“Danny’s really our most physical player at tight end,” commented Cutcliffe. “He is such a great competitor. He was redshirted, and when you’re redshirted you kind of back off a little bit. That’s just the natural process, particularly as an upperclassman. He’s enthused and excited about being out here and just watching that position right now, I see a lot of positive things coming out of there. Again, two seniors like we had a year ago with Cooper (Helfet) and Danny, and then some very capable young players there. We need some boost; it’s an area we’re going to continue to recruit hard because it’s so critical to our success.”
In Parker, Duke gets back a proven veteran who has appeared in 32 career games with nine catches for 67 yards and two touchdowns. He will compliment returning lettermen Cooper Helfet (HM All-ACC; 34 receptions, 380 yards, 2 TDs in 2010) and Jack Farrell (played in all 12 games in 2010) as well as redshirt freshman Braxton Deaver, who was impressive as a member of the scout team last fall.
BROWN STATUS Last fall, David Cutcliffe had trouble keeping then true freshman Kelby Brown off the field when he was healthy. The head coach is now struggling with same problem even though Brown is still recovering from off-season knee surgery.
“If Kelby had his way, he’d practice,” Cutcliffe said. “And I’m being dead serious. You have to put reins on him a little bit. He is an amazing youngster and his pain tolerance is almost too good. If he’s not careful he’s going to hurt himself.”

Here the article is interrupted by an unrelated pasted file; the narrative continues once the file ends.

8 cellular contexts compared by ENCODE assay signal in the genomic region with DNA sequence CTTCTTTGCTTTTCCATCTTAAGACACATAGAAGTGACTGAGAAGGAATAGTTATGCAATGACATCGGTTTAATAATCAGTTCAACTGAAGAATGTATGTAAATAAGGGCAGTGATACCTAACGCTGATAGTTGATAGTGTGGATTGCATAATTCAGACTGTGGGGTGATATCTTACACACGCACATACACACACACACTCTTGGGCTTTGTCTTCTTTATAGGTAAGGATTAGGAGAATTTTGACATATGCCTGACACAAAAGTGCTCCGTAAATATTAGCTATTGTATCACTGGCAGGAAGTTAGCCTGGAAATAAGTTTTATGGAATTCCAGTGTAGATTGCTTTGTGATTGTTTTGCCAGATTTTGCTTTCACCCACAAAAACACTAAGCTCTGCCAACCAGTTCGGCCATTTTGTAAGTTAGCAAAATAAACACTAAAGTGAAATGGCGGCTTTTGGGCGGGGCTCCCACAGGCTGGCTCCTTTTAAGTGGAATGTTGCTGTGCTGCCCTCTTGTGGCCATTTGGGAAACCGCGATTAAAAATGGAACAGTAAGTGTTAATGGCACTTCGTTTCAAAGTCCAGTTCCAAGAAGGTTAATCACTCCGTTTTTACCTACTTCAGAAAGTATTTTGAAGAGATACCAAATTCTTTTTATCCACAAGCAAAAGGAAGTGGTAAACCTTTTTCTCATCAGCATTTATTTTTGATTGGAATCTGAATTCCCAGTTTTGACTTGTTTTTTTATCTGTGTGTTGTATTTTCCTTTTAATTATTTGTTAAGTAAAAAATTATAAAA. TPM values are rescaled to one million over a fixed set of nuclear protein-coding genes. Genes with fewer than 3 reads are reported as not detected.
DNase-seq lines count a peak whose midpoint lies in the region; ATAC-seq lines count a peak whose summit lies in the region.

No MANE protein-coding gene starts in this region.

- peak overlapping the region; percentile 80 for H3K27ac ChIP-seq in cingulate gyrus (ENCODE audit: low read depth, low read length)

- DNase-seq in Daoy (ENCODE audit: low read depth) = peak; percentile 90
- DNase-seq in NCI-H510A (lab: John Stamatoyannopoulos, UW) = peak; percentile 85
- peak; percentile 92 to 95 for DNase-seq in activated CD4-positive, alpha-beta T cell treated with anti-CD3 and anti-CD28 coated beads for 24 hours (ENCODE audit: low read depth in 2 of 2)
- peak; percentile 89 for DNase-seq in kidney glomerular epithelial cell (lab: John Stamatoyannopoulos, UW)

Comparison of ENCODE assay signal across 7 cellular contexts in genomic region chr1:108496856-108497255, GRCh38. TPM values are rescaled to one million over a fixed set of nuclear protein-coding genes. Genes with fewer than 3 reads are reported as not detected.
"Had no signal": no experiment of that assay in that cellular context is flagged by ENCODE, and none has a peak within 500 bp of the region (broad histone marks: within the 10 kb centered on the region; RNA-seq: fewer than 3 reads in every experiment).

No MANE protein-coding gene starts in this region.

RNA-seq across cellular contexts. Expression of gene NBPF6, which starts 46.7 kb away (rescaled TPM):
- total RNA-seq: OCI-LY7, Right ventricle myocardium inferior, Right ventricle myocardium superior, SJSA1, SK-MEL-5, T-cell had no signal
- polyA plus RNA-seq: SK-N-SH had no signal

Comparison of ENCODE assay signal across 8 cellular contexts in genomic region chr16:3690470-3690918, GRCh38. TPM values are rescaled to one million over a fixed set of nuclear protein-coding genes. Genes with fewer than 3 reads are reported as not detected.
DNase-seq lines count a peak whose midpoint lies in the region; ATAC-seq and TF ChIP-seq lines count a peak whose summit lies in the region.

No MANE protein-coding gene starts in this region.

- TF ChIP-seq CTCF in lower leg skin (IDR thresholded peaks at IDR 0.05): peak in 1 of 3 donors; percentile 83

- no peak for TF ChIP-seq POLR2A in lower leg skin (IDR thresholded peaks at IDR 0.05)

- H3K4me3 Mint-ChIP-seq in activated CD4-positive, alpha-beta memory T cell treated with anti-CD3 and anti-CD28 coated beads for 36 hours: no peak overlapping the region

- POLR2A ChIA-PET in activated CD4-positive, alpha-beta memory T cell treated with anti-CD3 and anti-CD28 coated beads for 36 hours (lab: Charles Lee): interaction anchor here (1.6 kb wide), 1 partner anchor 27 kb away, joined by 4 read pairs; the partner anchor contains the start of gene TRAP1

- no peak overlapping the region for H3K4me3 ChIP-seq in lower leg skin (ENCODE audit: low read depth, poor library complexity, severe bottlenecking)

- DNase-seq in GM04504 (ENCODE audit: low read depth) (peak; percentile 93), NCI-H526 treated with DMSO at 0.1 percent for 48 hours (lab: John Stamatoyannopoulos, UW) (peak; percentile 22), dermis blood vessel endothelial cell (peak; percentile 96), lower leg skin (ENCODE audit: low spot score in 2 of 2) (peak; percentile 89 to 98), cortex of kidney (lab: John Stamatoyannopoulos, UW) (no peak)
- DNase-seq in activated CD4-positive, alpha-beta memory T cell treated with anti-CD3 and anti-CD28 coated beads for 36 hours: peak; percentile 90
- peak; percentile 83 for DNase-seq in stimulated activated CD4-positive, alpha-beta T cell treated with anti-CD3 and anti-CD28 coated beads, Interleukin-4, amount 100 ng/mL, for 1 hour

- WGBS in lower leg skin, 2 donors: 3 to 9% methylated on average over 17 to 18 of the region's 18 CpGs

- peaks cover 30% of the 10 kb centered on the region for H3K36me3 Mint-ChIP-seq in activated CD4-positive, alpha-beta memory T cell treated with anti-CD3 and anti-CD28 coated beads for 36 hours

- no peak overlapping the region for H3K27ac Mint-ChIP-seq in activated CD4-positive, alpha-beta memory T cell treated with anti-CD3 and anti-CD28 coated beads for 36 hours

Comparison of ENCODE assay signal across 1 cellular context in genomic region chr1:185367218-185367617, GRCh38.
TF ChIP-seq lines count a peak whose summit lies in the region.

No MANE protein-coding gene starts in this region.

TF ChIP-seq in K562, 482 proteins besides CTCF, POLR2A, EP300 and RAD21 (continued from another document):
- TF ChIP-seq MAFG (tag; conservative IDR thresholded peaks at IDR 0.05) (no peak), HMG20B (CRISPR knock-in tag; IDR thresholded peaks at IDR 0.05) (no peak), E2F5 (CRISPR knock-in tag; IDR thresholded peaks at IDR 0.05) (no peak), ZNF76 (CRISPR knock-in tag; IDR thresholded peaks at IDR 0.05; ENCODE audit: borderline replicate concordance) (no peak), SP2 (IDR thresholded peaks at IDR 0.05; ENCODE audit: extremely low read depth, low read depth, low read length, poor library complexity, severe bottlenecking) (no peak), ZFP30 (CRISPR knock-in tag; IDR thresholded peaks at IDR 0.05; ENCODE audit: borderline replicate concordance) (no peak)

After recording 63 tackles and an NCAA-best four fumble recoveries in nine games, Brown was injured against Georgia Tech and missed the season finale the following week. He is expected to return to the field this summer, but for now, the Matthews, N.C., native must watch spring drills from the sideline.
“He should be back, full go, before August,” noted Cutcliffe. “I want him back full go in July where he’s getting that kind of work we need with our squad before we start.”
TURNOVERS One point of emphasis for Cutcliffe and the Blue Devil offense this spring will be on valuing the possession of the football. In 2010, Duke suffered 28 turnovers – the second-highest total in the ACC behind Miami’s 36.
“Our entire offensive team has got to be centered around taking care of the football,” said Cutcliffe. “We had 28 turnovers a year ago, which is almost twice as many as what our standard has become. And, I don’t want any of them, believe me. But if you get in the 14-15 range then you’re in the upper echelon of teams. You get into the 27, you’re certainly doubling that and getting into the lower echelon.”
CUTCLIFFE ON THE 2011 SCHEDULE “I think it’s a great looking schedule. I like the fact that we have five games, then the open date, and then seven. Opening up with an outstanding FCS team in Richmond, followed by one of the best teams returning in college football in Stanford here are big tests in both the first and second weeks. You know we’re going to have to be ready. We’re going to have to come out of the shoot ready. To open up with Richmond, then probably a top five team in Stanford, and then go on the road and play at Boston College, at a venue we’re not all that familiar with, for our first conference game in the third game, that is quite a challenge.”